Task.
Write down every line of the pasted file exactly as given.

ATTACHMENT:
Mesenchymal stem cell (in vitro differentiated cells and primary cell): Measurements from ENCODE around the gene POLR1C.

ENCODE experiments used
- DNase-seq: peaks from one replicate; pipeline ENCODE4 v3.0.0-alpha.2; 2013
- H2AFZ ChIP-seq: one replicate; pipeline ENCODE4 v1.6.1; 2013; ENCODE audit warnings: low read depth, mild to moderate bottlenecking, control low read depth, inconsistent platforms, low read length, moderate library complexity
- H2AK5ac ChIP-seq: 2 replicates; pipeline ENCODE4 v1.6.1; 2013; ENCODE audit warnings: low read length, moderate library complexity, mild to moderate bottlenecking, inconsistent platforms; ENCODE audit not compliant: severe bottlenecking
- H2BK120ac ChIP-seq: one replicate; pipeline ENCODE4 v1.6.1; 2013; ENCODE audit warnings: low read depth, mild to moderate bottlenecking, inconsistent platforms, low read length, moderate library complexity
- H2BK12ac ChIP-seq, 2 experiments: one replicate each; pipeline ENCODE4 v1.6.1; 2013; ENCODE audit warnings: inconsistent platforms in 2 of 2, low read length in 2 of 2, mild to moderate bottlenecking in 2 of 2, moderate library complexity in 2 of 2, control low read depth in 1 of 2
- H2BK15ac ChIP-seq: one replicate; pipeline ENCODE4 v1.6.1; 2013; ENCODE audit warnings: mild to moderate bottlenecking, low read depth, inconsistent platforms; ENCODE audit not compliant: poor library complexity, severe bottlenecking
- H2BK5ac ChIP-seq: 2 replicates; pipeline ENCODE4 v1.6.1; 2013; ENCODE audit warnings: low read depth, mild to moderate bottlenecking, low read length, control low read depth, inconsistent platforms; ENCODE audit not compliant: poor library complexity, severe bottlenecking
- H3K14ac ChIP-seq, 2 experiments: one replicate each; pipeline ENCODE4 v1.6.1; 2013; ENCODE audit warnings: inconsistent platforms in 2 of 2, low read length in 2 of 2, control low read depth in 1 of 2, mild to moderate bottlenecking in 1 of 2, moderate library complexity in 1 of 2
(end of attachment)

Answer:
Mesenchymal stem cell (in vitro differentiated cells and primary cell): Measurements from ENCODE around the gene POLR1C.

ENCODE experiments used
- DNase-seq: peaks from one replicate; pipeline ENCODE4 v3.0.0-alpha.2; 2013
- H2AFZ ChIP-seq: one replicate; pipeline ENCODE4 v1.6.1; 2013; ENCODE audit warnings: low read depth, mild to moderate bottlenecking, control low read depth, inconsistent platforms, low read length, moderate library complexity
- H2AK5ac ChIP-seq: 2 replicates; pipeline ENCODE4 v1.6.1; 2013; ENCODE audit warnings: low read length, moderate library complexity, mild to moderate bottlenecking, inconsistent platforms; ENCODE audit not compliant: severe bottlenecking
- H2BK120ac ChIP-seq: one replicate; pipeline ENCODE4 v1.6.1; 2013; ENCODE audit warnings: low read depth, mild to moderate bottlenecking, inconsistent platforms, low read length, moderate library complexity
- H2BK12ac ChIP-seq, 2 experiments: one replicate each; pipeline ENCODE4 v1.6.1; 2013; ENCODE audit warnings: inconsistent platforms in 2 of 2, low read length in 2 of 2, mild to moderate bottlenecking in 2 of 2, moderate library complexity in 2 of 2, control low read depth in 1 of 2
- H2BK15ac ChIP-seq: one replicate; pipeline ENCODE4 v1.6.1; 2013; ENCODE audit warnings: mild to moderate bottlenecking, low read depth, inconsistent platforms; ENCODE audit not compliant: poor library complexity, severe bottlenecking
- H2BK5ac ChIP-seq: 2 replicates; pipeline ENCODE4 v1.6.1; 2013; ENCODE audit warnings: low read depth, mild to moderate bottlenecking, low read length, control low read depth, inconsistent platforms; ENCODE audit not compliant: poor library complexity, severe bottlenecking
- H3K14ac ChIP-seq, 2 experiments: one replicate each; pipeline ENCODE4 v1.6.1; 2013; ENCODE audit warnings: inconsistent platforms in 2 of 2, low read length in 2 of 2, control low read depth in 1 of 2, mild to moderate bottlenecking in 1 of 2, moderate library complexity in 1 of 2